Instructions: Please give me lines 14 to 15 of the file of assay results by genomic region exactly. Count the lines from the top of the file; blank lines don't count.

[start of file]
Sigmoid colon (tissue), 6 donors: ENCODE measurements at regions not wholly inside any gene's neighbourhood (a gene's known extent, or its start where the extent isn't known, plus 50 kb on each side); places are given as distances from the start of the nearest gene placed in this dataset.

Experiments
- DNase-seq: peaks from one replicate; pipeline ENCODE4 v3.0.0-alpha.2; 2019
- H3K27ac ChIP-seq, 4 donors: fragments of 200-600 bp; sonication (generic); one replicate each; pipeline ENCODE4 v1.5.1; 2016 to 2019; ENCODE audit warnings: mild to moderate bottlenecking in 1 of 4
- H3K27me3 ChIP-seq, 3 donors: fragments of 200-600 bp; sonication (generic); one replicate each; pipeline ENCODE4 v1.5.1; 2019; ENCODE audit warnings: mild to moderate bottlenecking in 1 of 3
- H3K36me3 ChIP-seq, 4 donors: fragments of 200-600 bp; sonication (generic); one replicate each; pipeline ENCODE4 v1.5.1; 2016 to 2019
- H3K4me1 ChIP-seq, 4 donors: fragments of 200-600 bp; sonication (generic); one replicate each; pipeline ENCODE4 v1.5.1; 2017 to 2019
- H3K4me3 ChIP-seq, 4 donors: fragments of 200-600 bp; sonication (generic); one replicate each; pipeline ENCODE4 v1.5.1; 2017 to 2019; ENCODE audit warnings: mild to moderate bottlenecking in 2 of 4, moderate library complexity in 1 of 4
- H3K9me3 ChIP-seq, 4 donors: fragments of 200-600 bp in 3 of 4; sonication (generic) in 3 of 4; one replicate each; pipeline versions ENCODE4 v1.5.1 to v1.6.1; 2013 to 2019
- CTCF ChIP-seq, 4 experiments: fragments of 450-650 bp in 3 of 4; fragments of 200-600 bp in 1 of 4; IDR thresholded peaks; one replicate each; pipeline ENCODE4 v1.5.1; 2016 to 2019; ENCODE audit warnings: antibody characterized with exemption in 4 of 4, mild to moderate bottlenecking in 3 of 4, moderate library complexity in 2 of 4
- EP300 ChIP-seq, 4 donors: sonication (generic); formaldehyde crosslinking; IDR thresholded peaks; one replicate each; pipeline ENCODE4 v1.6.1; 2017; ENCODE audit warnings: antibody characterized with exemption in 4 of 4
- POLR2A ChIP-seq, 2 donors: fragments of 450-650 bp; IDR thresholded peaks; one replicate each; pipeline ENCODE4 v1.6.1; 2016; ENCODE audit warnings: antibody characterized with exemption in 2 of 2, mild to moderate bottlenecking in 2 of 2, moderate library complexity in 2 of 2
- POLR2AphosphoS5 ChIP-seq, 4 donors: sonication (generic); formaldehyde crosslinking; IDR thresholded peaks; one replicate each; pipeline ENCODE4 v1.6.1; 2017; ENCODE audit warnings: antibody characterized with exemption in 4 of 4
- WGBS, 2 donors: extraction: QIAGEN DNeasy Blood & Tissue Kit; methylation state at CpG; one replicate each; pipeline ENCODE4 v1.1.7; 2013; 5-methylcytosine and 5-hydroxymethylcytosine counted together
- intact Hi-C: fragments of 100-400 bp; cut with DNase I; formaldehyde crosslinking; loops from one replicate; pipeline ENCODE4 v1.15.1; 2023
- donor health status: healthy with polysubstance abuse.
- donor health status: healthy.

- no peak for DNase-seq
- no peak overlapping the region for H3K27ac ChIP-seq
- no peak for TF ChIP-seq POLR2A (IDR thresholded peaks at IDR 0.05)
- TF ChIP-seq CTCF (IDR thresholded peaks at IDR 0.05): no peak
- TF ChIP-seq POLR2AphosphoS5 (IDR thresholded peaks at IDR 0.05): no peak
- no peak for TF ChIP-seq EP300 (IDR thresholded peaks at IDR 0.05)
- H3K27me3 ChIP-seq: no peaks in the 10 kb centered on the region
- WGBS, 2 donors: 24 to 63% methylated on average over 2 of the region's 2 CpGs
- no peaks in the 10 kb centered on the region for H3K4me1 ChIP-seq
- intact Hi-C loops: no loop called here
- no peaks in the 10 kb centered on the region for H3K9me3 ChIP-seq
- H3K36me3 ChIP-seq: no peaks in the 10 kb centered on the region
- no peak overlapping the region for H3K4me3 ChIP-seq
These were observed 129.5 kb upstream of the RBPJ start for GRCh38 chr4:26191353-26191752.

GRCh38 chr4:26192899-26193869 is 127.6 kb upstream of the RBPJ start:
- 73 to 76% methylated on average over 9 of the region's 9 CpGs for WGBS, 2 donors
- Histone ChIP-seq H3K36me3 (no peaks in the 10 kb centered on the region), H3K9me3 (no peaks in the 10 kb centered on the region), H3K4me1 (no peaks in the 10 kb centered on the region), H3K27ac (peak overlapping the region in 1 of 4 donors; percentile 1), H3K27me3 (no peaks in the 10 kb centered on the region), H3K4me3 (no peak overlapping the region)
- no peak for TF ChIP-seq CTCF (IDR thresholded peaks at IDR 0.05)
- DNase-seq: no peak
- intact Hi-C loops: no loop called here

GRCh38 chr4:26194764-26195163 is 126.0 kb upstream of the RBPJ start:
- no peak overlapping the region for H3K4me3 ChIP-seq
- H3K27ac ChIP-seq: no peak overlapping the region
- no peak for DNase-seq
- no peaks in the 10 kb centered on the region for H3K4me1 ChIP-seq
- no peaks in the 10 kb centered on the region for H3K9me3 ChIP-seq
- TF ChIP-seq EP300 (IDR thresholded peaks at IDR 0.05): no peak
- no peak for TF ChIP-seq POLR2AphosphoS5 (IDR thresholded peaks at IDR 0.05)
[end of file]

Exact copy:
- WGBS, 2 donors: extraction: QIAGEN DNeasy Blood & Tissue Kit; methylation state at CpG; one replicate each; pipeline ENCODE4 v1.1.7; 2013; 5-methylcytosine and 5-hydroxymethylcytosine counted together
- intact Hi-C: fragments of 100-400 bp; cut with DNase I; formaldehyde crosslinking; loops from one replicate; pipeline ENCODE4 v1.15.1; 2023